The Armchair Liturgist: Pandemic Christmas

Many American dioceses have permitted earlier Christmas Eve Masses this year. My parish starts at 2pm, which is the most anticipated liturgy I’ve yet experienced.

I was noting this word from an Ohio diocese:

(A)ttending any mass between Christmas Eve and January 10, observing the Baptism of Jesus, would be considered the same as worshipping on Christmas Day itself.

I think earlier Masses rather than later would be an easier sell. If a parish were to offer “Christmas” on the Sunday prior–this year, December 20th–I think that would outdraw most any celebration post-25th.

Sit in the purple chair and decide how you would rule the Christmas liturgy schedule this year. Keep it the same? Offer earlier liturgies on the 24th? Promote January 3rd or 6th?

About catholicsensibility

Todd lives in Minnesota, serving a Catholic parish as a lay minister.
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3 Responses to The Armchair Liturgist: Pandemic Christmas

  1. Liam says:

    In Boston, Cardinal Sean has taken the furthest available stretch of canonical meaning of “evening” to mean the hour after the noon hour (a meaning normally reserved to non-liturgical contexts) so that parishes are permitted to begin celebrations at and after 1PM on the Eve.

    I have just re-suspended attendance at Mass this past Sunday given the dramatic spike in Current Conditions on the ground. (I had already stepped down in October from attendance at the cathedral once the city core returned to the Red Zone to instead attend mass in my territorial parish with about 50 people in a medium-large space with no music, so that Mass would conclude in 30-32 minutes and not feel the least bit rushed.)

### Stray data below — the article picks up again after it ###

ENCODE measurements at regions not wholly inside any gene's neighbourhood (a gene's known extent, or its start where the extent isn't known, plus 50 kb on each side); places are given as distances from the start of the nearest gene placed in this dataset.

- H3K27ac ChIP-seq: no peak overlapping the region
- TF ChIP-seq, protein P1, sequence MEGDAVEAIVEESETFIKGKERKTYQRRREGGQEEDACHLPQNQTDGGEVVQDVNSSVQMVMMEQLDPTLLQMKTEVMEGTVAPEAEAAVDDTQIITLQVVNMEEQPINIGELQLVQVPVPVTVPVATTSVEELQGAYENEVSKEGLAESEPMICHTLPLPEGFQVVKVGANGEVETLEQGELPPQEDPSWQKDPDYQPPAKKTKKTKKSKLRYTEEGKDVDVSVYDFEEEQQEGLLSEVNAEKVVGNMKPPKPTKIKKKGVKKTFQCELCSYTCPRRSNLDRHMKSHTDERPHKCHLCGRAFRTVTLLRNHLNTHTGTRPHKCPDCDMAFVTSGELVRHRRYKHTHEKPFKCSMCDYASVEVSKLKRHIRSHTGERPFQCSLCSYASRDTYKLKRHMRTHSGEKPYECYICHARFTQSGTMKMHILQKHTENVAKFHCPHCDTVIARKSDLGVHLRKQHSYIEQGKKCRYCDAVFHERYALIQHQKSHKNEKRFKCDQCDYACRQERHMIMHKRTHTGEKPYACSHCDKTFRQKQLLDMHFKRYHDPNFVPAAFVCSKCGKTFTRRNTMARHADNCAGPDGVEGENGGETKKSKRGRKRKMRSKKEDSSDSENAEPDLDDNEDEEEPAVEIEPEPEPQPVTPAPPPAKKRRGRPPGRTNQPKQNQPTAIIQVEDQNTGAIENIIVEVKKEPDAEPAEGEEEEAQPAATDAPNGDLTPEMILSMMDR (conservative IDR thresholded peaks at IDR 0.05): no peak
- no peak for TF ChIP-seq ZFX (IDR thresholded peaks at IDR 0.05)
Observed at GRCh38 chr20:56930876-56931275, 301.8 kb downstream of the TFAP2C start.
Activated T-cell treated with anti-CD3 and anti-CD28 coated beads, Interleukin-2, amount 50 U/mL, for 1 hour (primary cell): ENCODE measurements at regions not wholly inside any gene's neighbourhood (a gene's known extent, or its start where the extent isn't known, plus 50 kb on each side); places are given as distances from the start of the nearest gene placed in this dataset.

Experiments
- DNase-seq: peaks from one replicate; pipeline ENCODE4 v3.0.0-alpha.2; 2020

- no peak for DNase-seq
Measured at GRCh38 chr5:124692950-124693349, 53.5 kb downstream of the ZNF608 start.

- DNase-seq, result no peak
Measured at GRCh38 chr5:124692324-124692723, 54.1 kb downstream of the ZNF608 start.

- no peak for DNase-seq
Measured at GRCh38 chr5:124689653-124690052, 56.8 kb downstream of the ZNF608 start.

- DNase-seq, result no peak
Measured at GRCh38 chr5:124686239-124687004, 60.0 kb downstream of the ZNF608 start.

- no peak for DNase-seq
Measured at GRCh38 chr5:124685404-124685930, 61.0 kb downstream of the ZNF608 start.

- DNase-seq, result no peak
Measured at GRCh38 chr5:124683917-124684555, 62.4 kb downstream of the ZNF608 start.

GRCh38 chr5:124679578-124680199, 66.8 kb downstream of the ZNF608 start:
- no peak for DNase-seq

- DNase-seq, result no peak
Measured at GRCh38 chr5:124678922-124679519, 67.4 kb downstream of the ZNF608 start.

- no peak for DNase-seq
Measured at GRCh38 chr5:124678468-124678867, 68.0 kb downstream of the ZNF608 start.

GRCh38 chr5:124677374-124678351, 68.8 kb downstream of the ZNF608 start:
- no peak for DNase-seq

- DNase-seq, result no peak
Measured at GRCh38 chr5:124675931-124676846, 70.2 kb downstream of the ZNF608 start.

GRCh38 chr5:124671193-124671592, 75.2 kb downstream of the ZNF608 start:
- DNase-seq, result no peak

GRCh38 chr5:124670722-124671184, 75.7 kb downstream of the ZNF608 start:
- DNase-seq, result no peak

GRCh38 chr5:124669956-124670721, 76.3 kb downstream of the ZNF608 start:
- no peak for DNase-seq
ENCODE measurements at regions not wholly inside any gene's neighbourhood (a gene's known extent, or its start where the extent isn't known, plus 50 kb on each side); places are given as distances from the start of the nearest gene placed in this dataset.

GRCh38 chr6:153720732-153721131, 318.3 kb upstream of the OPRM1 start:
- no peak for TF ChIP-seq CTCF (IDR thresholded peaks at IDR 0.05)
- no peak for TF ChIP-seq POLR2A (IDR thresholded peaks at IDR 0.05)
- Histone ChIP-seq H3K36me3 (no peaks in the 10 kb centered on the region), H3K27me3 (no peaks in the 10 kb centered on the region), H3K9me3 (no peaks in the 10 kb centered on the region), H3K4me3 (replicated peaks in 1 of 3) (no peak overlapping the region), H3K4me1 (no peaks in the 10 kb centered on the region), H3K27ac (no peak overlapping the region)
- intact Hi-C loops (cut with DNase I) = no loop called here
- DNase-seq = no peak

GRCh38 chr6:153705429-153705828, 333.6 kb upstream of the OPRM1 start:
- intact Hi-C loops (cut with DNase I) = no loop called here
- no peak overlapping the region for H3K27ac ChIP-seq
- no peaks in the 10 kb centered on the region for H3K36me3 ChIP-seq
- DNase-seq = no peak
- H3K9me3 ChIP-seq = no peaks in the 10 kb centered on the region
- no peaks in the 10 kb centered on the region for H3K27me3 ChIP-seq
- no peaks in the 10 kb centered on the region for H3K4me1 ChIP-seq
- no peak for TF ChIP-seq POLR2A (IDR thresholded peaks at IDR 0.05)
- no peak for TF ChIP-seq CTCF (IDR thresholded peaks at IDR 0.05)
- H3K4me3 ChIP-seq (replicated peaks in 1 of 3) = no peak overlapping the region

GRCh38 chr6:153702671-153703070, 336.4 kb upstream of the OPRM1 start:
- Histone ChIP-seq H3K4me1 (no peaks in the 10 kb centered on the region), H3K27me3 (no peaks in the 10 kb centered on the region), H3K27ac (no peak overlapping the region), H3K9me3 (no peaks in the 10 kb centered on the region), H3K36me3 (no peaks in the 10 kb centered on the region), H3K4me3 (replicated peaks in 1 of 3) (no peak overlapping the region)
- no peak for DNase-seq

There’s an outside chance I may brave the (unfortunately rare) 7AM music-less (sadly so, but with less risk in at least two ways: shorter duration of social mixing and therefore potential exposure, and no risk of people near me being incapable of resisting the temptation to sing familiar music) Christmas Mass at Dawn at one very large church of which I was a formerly parishioner. I will not be travelling as I had hoped. My Christmas in my home will be physically solitary, but I am a person who has learned in many ways over decades that solitary =/= lonely, lessons that many Americans have the unsought opportunity to learn this year.

  2. Devin Rice says:

    There is a Catholic parish nearby that is still doing outdoor services, 2 PM, 4PM, 8PM on Christmas Eve and then 9AM on the day. Considering the amount of people willing to brave the cold for a few hours during football season, I think celebrating mass outdoors even in December for an hour (or considerably less) is doable and safe. That said, I am more in favor of extending Christmas celebrations past the 25th vs anticipating them.

    But there is precedence with some degree of anticipation. The vigil of Christmas was celebrated for quite sometime on the morning/afternoon of the 24th as is the case in many Eastern Churches. But these celebrations were often not considered part of the Nativity celebration proper.

    I think Dec. 26th, Jan. 2nd would be good choices as these are Saturdays when many people have off. But I think might want to use a different Mass formula, perhaps Mass during the day for Dec.26th and Jan 2nd?

    • Liam says:

      For those not old enough to remember:

      The Vigil of Christmas was a classic Roman Rite vigil: penitential, with violet vestments and rather famously, a day of fast followed by a dinner that was still subject to abstinence from warm-blooded meats. Hence all those fish or meatless feasts. (In my family while growing up, it was mushroom pizza from the local pizzeria that closed early.)

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